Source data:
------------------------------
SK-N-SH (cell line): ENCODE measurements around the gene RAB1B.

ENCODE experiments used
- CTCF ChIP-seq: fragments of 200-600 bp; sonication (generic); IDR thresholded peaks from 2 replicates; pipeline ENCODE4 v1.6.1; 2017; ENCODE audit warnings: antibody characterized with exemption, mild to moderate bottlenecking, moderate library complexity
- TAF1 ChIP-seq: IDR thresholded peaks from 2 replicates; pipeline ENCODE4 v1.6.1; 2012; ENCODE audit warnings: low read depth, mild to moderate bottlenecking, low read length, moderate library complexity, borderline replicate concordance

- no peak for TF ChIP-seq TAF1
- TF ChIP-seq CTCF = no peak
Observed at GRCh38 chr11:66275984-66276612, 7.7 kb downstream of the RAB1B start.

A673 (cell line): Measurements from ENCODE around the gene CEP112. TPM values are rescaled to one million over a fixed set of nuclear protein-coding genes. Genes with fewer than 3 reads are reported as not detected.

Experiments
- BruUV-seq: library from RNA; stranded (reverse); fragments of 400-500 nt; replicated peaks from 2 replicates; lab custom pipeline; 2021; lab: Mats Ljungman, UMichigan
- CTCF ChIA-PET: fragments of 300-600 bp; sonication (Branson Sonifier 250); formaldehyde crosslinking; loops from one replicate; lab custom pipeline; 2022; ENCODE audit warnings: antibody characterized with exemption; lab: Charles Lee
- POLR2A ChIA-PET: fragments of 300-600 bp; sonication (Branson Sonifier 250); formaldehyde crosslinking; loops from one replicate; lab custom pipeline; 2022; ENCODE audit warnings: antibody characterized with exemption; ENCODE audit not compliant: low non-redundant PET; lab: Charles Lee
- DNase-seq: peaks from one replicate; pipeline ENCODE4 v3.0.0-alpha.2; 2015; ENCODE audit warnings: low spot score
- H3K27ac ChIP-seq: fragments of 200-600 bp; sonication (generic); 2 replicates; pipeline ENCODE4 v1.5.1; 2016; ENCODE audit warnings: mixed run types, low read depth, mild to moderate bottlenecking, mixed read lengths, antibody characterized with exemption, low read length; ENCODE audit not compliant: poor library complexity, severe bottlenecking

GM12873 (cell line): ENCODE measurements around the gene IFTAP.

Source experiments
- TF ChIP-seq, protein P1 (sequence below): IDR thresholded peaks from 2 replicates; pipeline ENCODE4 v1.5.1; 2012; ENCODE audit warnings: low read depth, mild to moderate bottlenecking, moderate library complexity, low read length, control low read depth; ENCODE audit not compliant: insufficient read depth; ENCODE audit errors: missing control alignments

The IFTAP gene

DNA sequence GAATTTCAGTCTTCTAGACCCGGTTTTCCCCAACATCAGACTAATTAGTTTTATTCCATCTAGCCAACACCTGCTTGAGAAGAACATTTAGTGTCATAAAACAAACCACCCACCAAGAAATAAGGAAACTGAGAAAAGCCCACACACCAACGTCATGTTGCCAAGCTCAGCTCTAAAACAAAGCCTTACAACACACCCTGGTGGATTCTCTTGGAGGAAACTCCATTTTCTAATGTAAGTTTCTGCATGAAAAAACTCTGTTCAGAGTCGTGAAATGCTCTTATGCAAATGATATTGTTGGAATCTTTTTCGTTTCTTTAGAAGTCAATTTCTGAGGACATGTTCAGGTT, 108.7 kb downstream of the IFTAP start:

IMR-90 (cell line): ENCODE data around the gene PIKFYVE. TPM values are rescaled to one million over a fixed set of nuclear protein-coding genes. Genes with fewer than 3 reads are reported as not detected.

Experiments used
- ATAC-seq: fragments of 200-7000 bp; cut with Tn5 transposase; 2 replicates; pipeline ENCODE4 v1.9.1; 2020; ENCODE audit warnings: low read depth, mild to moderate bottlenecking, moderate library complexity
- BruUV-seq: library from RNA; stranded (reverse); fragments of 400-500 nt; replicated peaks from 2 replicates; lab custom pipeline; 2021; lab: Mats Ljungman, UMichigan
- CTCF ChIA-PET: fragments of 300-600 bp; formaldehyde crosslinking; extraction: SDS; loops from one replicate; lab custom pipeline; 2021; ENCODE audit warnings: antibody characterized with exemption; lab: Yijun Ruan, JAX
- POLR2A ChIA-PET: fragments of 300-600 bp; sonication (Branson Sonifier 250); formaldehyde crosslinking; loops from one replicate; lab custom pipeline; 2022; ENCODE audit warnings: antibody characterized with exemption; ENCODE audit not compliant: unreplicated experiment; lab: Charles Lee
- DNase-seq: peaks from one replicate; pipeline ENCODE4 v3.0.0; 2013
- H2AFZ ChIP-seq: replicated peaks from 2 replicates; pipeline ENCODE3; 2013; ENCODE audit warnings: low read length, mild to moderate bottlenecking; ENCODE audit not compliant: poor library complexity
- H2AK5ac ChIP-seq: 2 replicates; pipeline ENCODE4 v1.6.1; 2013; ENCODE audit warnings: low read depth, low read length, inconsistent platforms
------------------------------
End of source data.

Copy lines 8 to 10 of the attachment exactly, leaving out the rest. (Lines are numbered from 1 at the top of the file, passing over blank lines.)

A673 (cell line): Measurements from ENCODE around the gene CEP112. TPM values are rescaled to one million over a fixed set of nuclear protein-coding genes. Genes with fewer than 3 reads are reported as not detected.

Experiments
- BruUV-seq: library from RNA; stranded (reverse); fragments of 400-500 nt; replicated peaks from 2 replicates; lab custom pipeline; 2021; lab: Mats Ljungman, UMichigan